tightening is hitting home. The Street's talking negatively about both the steel stocks and the paper stocks. Price increases aren't sticking. Estimates that had just been boosted a couple of months ago are now coming down.
Think back to the lessons of 1994: People tried to buy the cyclicals, thinking they looked cheap on next year's earnings estimates, and then the tightenings kicked in and caused the estimates -- and the stocks -- to come down.
Hence our thesis that it is better to be in the
than to be in the papers, chemicals, steels or coppers -- despite the low multiples to earnings of the latter. Those will increasingly become sucker plays UNTIL THE FED IS DONE.
Can you own the cheap cyclicals through this tightening? I don't know. I thought long and hard recently about buying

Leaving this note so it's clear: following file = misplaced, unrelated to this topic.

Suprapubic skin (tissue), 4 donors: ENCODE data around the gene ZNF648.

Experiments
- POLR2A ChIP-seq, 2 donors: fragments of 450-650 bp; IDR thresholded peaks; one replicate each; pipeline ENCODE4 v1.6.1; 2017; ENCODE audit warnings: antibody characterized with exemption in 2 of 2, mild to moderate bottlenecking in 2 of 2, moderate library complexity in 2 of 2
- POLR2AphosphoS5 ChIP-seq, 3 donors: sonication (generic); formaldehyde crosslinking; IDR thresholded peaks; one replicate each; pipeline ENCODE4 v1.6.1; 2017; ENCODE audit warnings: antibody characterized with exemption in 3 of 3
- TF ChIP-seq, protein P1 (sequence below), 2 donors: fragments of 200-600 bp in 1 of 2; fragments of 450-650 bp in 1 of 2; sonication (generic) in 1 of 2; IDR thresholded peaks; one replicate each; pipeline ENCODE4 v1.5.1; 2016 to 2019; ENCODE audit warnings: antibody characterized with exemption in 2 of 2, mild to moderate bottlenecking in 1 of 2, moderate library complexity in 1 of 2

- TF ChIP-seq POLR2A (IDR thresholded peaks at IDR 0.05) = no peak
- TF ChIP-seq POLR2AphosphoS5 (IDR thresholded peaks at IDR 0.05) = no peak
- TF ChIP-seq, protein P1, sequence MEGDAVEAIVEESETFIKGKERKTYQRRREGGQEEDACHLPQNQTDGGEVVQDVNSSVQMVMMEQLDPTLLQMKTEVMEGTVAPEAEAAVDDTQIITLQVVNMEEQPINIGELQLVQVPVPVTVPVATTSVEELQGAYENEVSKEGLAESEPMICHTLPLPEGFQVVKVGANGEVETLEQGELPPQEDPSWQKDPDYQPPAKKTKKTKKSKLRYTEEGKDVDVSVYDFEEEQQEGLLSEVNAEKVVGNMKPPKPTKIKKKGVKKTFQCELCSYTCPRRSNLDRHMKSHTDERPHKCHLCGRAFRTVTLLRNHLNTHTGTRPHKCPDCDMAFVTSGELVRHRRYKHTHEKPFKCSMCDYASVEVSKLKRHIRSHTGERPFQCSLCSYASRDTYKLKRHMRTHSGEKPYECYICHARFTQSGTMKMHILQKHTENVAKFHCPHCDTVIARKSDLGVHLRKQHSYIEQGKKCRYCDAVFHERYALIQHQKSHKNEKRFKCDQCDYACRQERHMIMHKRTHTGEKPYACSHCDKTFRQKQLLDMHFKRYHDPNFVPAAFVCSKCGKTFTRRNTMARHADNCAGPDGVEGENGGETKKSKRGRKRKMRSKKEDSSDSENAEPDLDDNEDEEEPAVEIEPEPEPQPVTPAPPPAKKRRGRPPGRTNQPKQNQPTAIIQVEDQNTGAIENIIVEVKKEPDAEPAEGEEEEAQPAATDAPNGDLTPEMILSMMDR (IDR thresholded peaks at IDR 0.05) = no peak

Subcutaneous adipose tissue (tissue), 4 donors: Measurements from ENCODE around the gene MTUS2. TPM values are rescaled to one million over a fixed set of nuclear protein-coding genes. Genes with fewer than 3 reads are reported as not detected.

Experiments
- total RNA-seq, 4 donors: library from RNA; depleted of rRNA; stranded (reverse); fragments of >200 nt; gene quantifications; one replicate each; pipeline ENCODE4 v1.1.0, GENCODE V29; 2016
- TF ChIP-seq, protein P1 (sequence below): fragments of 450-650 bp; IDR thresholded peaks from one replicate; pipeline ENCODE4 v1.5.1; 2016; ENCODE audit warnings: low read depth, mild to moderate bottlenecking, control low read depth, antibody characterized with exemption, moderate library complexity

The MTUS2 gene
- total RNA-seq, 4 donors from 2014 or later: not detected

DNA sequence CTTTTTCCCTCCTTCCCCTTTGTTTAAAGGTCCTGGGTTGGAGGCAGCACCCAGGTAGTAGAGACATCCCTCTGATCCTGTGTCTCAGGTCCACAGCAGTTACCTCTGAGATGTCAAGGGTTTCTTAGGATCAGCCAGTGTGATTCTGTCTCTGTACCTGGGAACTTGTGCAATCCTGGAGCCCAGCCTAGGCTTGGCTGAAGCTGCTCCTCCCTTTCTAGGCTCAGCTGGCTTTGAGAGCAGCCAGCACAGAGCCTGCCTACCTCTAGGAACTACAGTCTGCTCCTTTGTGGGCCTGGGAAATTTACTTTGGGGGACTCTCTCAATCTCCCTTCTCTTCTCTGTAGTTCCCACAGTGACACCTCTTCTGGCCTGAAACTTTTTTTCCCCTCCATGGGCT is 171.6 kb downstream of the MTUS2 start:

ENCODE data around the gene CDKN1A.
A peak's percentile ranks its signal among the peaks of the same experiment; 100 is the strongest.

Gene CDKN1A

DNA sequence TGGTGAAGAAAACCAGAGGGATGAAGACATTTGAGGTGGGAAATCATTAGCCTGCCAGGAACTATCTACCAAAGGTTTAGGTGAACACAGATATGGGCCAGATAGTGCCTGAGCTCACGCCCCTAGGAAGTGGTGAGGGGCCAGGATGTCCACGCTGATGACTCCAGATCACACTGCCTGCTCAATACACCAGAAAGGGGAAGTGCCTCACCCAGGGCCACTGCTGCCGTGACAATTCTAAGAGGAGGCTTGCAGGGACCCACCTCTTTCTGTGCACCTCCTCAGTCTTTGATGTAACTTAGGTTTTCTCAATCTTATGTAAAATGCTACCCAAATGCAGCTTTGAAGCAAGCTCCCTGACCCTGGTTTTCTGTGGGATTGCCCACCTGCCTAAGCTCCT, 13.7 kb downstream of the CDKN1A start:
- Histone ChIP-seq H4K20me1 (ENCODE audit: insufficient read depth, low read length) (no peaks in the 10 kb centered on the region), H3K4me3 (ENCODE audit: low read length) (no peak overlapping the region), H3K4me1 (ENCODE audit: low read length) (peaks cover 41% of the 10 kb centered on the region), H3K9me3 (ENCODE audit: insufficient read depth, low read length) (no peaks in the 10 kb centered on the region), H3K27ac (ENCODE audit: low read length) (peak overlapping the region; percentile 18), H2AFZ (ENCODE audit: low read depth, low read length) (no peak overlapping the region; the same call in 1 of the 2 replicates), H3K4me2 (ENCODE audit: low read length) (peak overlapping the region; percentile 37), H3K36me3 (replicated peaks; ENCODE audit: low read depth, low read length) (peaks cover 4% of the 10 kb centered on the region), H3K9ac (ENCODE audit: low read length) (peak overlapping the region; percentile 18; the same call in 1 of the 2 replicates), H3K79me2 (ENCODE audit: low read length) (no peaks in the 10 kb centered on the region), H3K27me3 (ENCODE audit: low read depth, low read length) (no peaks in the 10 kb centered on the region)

, the giant carpet maker, because it seemed so darned cheap. But last night, it blew up -- higher mortgage rates and higher raw costs -- and now I know the answer: Stocks are cheap for a reason. In other words, cheap could be a danger.
Don't be sucked in.
James J. Cramer is manager of a hedge fund and co-founder of TheStreet.com. At time of publication, his fund was long PepsiCo. His fund often buys and sells securities that are the subject of his columns, both before and after the columns are published, and the positions that his fund takes may change at any time. Under no circumstances does the information in this column represent a recommendation to buy or sell stocks. Cramer's writings provide insights into the dynamics of money management and are not a solicitation for transactions. While he cannot provide investment advice or recommendations, he invites you to comment on his column at